Moroccan officials said they had uncovered ties between Mr. Zougam and several Islamist radicals who have been jailed since the May 16 Casablanca bombings. "There wasn't any physical surveillance of him, but there was an investigation," one of the officials said. "There was not enough evidence to move against him for the Casablanca matter”  (The New York Times).

Security sources told El Pais that the six Moroccans might have formed only part of the group behind the attacks and that militants from other countries might also have been involved.

Zugam is also said to have connections with Imad Yarkas, alias Abu Dahdah, the alleged leader of an al-Qaeda cell in Madrid, who is awaiting trial in Spain on charges of taking part in the 11 September plot (BBC News).


2. The protests

The bombings, which authorities initially blamed on armed Basque separatists ETA, sparked widespread anger at Prime Minister José María Aznar's support for the US-led Iraq war.

Protesters accused the government of trying to hide the fact that violent Islamism was to blame and demanded explanations for Mr Aznar's backing of the Iraq war against the will of some 90% of Spaniards.

On Saturday night, crowds besieged the People's party headquarters, angry at the perceived lack of information they were receiving about the circumstances surrounding Thursday's blasts, especially from the state broadcaster RTVE. Mr Aznar's final mistake was to spend the first two days after the Madrid bombings insisting that Eta was probably to blame, despite the fact that it would have been a dramatic change in the terrorist group's tactics (The Guardian)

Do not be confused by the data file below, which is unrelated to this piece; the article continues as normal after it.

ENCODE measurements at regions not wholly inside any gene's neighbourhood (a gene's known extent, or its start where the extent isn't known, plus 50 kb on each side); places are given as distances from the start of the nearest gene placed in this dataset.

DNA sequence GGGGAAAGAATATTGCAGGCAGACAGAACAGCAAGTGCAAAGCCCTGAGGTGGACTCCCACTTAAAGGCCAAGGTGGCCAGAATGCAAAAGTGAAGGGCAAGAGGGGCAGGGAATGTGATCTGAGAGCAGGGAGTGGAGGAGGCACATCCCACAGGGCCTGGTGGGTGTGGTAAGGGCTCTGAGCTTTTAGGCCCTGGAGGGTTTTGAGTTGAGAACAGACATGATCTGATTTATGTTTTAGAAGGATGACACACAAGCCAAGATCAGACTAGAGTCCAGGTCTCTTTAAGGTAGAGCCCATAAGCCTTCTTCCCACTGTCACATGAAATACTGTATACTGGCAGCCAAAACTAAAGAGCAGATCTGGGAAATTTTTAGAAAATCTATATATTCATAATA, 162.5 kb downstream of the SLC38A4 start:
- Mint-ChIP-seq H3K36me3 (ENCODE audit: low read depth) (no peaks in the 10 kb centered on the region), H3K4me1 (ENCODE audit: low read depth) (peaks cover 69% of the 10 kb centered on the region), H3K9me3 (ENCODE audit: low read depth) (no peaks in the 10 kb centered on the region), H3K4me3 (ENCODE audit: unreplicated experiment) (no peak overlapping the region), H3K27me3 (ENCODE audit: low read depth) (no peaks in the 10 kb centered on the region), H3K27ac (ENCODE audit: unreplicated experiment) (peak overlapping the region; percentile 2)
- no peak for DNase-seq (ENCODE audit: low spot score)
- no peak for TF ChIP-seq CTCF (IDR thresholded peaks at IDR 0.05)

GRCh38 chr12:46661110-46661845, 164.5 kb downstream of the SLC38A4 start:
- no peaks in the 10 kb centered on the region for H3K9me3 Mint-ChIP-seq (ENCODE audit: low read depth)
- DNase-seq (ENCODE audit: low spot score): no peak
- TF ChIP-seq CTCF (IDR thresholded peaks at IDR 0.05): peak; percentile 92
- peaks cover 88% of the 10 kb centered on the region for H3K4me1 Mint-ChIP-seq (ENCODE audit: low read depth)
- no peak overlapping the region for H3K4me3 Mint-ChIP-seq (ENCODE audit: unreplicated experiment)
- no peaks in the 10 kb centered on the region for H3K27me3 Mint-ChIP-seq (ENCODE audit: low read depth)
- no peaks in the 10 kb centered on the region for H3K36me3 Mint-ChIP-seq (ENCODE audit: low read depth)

Eleven million marched: more than two million in Madrid; more than a million in Barcelona, Bilbao, Valencia and Seville; half a million in the Canary Islands; 400,000 in Zaragoza; 30,000 each in Spain's North African enclaves of Ceuta and Melilla; and thousands upon thousands in every other city, town and village in Spain.

It was an act, first and foremost, of solidarity with the victims and of empathy with their families.

Friday's demonstrations were also an act of defiance. the people of Spain were telling the murderers to do their damnedest.


3. The elections

In one of the most dramatic elections of the post-Franco era, voters turned on the ruling party, convinced that the multiple bomb attack on Madrid's packed commuter trains had been carried out by al-Qaida and with a growing sense that the People's party had tried to hide the truth.

Most voters believed the Spanish capital had suffered its equivalent of the September 11 attacks in the United States.

Spanish voters punished prime minister José María Aznar's People's party for the bloodshed of last week's Madrid terrorist attacks yesterday, throwing it out of government in an angry reaction to his handling of the aftermath.